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Money & Credit

This is National Consumer Protection Week!

National Consumer Protection Weeks begins today, and it’s the biggest and best NCPW in 15 years. Thanks to 64 federal, state and local agencies and nonprofits that are putting the spotlight on the critical consumer protection work they do year-round, consumers have easy access to a tremendous variety of timely, useful information about recognizing and reporting frauds and scams, managing credit and debt, using technology, and staying healthy and safe.

Trending

In 2012, the FTC received more than 2 million consumer complaints – a first in the history of the Consumer Sentinel Network. The #1 category of complaints? Identity theft. This tidbit is from the hot-off-the-press Consumer Sentinel Network Data Book 2012, a fascinating analysis of complaints received in Sentinel during the previous calendar year. Sentinel is a secure online database available to more than 2,000 civil and criminal law enforcement agencies across the country. Agencies use the data to research cases, identify victims, and track possible targets.

Want to learn more about the top ten complaint categories, get national data, and state-by-state accountings of the top complaints? Check out the 2012 Sentinel Data Book.

Loan Aggregators, or Loan Aggravators?

If you’re thinking about applying for an online payday loan, you might be dealing with a direct lender – or you might be dealing with a loan aggregator. A direct lender lends you the money; a loan aggregator is a middleman – a company that collects your personal and financial information on a loan application and shops it around to lenders who might offer you a loan.

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Money & Credit

And They Called It Puppy Love…

The big bright eyes, the wet little nose, the soft fur fringed around a face you want to cuddle and coo. You’ve fallen in love with a picture of the cutest puppy (with a bright red bow), after responding to an ad that says “free to a loving home.”

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Money & Credit

Avoid Credit Card Interest Rate Reduction Scams

The FTC is mailing hundreds of refund checks to consumers duped by a debt relief services company that ran an extensive credit card interest rate reduction scam.

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Money & Credit

It’s Your Money

When you were in school, did you learn about managing your money? I remember learning how to write a check — strangely enough, in music class — but that was about it.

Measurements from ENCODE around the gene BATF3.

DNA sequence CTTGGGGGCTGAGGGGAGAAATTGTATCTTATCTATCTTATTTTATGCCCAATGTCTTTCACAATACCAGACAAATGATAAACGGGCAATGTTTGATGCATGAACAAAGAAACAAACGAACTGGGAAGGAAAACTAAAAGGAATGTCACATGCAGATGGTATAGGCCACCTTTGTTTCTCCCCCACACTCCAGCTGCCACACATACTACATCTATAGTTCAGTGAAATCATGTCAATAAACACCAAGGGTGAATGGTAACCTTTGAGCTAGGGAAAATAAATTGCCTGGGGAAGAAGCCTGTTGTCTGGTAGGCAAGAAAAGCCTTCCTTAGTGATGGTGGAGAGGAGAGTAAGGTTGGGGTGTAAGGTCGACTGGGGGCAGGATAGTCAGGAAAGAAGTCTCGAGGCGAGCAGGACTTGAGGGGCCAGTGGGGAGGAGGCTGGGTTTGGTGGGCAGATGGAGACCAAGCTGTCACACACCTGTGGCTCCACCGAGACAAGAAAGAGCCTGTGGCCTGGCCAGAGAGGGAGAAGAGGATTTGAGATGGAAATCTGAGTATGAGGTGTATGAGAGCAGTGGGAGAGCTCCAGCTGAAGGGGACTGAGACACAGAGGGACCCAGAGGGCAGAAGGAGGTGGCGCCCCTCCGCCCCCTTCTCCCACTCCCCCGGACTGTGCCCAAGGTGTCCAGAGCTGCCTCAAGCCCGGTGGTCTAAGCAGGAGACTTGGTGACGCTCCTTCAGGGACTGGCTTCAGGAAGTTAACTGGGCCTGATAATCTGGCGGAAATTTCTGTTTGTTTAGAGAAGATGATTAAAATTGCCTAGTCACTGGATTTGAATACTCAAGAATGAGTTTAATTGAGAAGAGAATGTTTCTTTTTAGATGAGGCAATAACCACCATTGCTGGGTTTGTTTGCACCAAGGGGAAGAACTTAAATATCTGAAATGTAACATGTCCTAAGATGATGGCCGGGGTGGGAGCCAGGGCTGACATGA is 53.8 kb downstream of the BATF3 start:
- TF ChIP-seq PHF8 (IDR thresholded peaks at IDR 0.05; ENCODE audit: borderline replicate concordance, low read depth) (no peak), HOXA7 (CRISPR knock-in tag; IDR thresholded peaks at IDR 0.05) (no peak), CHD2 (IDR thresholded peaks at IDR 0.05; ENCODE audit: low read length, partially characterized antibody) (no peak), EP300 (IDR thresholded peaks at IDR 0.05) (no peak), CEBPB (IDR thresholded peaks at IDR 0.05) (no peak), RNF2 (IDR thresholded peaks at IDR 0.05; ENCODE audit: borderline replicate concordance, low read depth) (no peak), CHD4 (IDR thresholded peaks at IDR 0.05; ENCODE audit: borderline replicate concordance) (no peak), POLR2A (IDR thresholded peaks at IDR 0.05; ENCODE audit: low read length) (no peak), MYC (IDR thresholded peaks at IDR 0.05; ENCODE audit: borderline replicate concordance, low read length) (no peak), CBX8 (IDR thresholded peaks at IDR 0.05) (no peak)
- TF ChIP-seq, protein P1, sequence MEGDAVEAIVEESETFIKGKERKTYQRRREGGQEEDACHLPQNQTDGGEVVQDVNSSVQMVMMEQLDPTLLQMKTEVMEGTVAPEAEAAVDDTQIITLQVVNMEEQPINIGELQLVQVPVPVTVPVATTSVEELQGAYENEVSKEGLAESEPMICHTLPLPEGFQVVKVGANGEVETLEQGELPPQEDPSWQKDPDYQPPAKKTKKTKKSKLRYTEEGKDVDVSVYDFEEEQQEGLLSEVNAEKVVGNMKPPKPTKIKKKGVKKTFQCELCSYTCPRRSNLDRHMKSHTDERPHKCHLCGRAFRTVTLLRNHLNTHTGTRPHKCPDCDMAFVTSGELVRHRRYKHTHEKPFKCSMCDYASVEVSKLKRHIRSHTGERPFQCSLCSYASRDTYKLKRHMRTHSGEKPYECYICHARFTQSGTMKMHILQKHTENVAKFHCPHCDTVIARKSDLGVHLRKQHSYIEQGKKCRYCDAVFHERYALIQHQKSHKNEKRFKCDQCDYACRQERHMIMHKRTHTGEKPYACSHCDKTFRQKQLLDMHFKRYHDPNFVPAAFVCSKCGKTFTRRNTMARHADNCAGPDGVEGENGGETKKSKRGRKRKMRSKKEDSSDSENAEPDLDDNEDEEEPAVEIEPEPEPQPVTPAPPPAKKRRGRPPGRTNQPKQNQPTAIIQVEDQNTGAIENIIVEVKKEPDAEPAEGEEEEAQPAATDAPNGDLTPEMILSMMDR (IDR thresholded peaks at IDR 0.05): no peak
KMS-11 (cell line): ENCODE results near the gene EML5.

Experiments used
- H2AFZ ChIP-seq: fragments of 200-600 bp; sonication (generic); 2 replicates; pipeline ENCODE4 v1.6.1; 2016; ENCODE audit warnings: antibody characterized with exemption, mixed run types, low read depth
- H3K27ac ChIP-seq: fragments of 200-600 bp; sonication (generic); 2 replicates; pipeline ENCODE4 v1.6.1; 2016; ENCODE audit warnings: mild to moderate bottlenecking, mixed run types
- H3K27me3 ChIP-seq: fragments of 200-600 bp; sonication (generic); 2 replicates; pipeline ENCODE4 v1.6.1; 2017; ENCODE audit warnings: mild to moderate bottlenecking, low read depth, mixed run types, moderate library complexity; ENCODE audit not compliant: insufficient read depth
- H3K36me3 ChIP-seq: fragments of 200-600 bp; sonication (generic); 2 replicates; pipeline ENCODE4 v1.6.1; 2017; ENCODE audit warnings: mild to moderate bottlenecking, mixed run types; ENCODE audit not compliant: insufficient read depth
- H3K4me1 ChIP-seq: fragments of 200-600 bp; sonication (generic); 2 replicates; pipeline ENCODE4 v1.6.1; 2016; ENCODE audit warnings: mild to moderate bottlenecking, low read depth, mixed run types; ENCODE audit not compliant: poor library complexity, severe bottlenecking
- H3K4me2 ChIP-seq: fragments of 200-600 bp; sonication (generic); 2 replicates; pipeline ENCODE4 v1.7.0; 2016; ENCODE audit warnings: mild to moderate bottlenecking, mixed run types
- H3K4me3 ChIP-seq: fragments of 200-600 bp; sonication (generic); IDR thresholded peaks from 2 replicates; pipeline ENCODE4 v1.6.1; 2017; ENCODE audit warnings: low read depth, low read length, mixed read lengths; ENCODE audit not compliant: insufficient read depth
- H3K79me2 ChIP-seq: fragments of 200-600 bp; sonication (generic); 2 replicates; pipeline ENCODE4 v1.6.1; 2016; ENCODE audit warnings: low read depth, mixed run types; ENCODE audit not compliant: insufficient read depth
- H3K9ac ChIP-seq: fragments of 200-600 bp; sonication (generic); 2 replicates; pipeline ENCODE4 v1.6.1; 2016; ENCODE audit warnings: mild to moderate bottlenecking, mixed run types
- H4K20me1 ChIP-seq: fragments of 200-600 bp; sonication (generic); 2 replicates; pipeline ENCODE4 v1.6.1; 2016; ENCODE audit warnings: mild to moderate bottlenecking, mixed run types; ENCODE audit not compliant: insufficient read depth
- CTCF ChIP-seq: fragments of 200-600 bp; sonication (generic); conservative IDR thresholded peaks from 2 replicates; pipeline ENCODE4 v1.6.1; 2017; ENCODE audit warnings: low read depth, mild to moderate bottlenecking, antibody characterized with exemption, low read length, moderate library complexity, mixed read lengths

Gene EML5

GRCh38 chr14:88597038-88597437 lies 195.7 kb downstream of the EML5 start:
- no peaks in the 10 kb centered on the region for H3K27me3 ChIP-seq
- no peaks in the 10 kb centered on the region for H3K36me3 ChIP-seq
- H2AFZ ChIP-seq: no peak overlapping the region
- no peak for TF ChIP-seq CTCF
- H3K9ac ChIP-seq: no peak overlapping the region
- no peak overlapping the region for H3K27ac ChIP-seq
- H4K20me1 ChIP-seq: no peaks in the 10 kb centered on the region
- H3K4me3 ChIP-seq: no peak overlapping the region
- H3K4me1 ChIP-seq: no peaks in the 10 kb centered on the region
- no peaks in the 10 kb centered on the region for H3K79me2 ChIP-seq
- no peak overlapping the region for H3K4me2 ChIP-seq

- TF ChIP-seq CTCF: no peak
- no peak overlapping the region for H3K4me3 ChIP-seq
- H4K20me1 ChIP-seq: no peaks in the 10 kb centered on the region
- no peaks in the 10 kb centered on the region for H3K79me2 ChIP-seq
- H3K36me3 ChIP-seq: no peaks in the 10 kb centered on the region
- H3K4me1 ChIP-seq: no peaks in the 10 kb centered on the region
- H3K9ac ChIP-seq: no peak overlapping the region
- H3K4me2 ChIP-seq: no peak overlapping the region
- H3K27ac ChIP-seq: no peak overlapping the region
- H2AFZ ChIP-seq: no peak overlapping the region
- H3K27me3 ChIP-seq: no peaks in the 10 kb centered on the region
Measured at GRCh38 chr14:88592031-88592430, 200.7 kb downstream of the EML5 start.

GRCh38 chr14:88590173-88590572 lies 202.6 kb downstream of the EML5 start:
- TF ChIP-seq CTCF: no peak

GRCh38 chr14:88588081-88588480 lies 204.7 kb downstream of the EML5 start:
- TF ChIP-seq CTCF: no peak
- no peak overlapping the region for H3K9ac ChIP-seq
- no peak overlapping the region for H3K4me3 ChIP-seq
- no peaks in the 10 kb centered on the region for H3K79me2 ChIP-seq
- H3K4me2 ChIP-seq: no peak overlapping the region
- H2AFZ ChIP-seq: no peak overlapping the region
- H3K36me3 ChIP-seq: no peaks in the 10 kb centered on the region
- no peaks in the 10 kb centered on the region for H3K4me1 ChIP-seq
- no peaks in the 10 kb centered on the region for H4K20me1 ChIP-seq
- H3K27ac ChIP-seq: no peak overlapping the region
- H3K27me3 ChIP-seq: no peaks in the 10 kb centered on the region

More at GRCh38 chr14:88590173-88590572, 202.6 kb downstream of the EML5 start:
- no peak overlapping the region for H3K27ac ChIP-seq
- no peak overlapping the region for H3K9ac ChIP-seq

A new resource from the Federal Trade Commission takes you through important steps in managing your money. This section of consumer.gov talks about making a budget and opening a bank account, using debit cards, and saving money when you shop. It also gives you information about prepaid cards, using phone cards, and sending money overseas.


 

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Money & Credit

It Pays to Check Your Credit Report

The FTC recently completed its fifth national study on the accuracy and completeness of consumer credit reports. A credit report includes information on where you live, how you pay your bills, and whether you’ve been sued, or have filed for bankruptcy. Nationwide consumer reporting companies sell the information in your report to creditors, insurers, employers, and other businesses that use it to evaluate your applications for credit, insurance, employment, or renting a home.

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Money & Credit

Looking Online for Your Valentine?

Lots of people use online dating sites to find love. Unfortunately, cupid can sometimes be a con artist in disguise.

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Money & Credit

Consumer Protection, Plain and Simple

Have you ever wanted to know what to do about a problem, but not wanted to read lots of information to get your answer? Sure, it might be interesting, but in that moment you just want to know what to do. 

If your problem was a consumer protection issue, we may have your answer: consumer.gov. It’s a free new resource from the Federal Trade Commission that gives you the consumer protection facts, plain and simple.

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Money & Credit

Bill Comes Due for Bogus Tax Relief Company

If you owe back taxes, you may be tempted to turn to companies that claim they can reduce or eliminate your tax debts and stop back-tax collection by applying for IRS hardship programs. The truth is that most people don’t qualify for the programs these fraudsters hawk, their companies don’t settle the tax debt, and in many cases they don’t even send the necessary paperwork to the IRS.

The FTC recently settled a case against American Tax Relief, which bilked consumers out of more than $100 million by falsely claiming it could reduce their tax debts. Under the settlement, the scammers are banned from telemarketing and selling debt relief services, and must surrender more than $15 million in cash and assets to settle charges that they violated federal law.

 

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Money & Credit

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